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Last login: Tuesday, February 18, 2014
I think the bottom line here is this-if students are unable to get a GED, what are their options? Where can they work? People falsely assume that anyone can get a GED, while this is simply not true. Students with cognitive impairments, brain injuries, memory issues, students that have English as their second, third or even fourth language may have significant problems processing the level and complexity of the information on the new GED. I have taken the practice test and I can verify that it is much more difficult that the former GED tests. Last time I checked, people who were going for the GED were not trying to get into Harvard-or even SDSU. Most people who are trying to get their GED are simply trying to get a job. Do we need to have people with college-level skills working at Rite Aid at the register? What about cashiers at the gas station? Not everyone is going to be capable of college level coursework, or even wants to pursue an advanced education. Do we cut this entire population off from employability? This is what is happening, and it's just ludicrous. What has happened here is that a private company has taken over the GED and they are out to make more money. How? Well, they made the GED much more difficult to pass, so you have to pay for it each time you take it. What else, you ask? You must pay for each practice test you take. There are four tests, so each time you want to see if you are ready to pass a test you PAY again to take each practice test. Fortunately people are picking up on this and many states have decided they won't be using the GED. My hope is that California will make that same decision, and re-open the doors to people that have been shut out.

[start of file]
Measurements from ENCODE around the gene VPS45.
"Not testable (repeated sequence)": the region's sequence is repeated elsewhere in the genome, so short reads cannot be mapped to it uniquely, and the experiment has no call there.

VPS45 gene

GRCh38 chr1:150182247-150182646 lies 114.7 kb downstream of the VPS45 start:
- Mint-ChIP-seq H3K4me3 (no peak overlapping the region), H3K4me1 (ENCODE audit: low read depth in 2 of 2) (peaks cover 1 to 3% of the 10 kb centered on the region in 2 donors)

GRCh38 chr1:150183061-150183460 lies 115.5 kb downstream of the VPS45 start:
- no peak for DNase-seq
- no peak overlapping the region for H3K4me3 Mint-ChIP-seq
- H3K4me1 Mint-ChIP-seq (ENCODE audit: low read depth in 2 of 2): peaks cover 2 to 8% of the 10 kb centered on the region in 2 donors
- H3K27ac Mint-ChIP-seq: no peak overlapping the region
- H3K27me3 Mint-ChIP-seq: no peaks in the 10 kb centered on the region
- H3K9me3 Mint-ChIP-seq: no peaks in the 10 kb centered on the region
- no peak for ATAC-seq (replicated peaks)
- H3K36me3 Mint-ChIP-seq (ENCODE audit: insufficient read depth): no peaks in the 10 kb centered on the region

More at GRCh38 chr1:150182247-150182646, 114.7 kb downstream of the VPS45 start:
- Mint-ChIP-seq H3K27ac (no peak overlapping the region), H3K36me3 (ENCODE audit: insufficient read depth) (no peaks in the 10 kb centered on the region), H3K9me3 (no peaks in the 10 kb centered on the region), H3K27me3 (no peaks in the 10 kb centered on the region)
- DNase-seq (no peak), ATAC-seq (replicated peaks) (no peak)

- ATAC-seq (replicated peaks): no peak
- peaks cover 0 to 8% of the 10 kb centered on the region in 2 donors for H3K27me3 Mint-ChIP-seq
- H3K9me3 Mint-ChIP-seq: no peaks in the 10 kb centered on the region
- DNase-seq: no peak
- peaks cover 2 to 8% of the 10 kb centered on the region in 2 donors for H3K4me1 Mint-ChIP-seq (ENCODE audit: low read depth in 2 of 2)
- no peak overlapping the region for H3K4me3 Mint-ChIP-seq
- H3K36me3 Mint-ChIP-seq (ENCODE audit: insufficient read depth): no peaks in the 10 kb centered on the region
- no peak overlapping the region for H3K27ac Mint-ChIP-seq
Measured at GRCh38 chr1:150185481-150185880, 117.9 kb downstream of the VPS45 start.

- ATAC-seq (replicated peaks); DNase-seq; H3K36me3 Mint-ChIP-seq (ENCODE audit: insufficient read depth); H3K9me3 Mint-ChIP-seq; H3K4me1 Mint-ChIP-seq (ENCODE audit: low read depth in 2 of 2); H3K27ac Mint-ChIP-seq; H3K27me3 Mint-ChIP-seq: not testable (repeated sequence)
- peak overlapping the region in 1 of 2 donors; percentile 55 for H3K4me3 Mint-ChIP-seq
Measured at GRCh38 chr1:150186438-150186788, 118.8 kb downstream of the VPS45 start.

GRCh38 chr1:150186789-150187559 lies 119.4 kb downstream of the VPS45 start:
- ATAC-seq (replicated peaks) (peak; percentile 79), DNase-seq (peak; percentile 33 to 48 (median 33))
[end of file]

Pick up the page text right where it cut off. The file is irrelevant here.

February 18, 2014 at 12:01 p.m.
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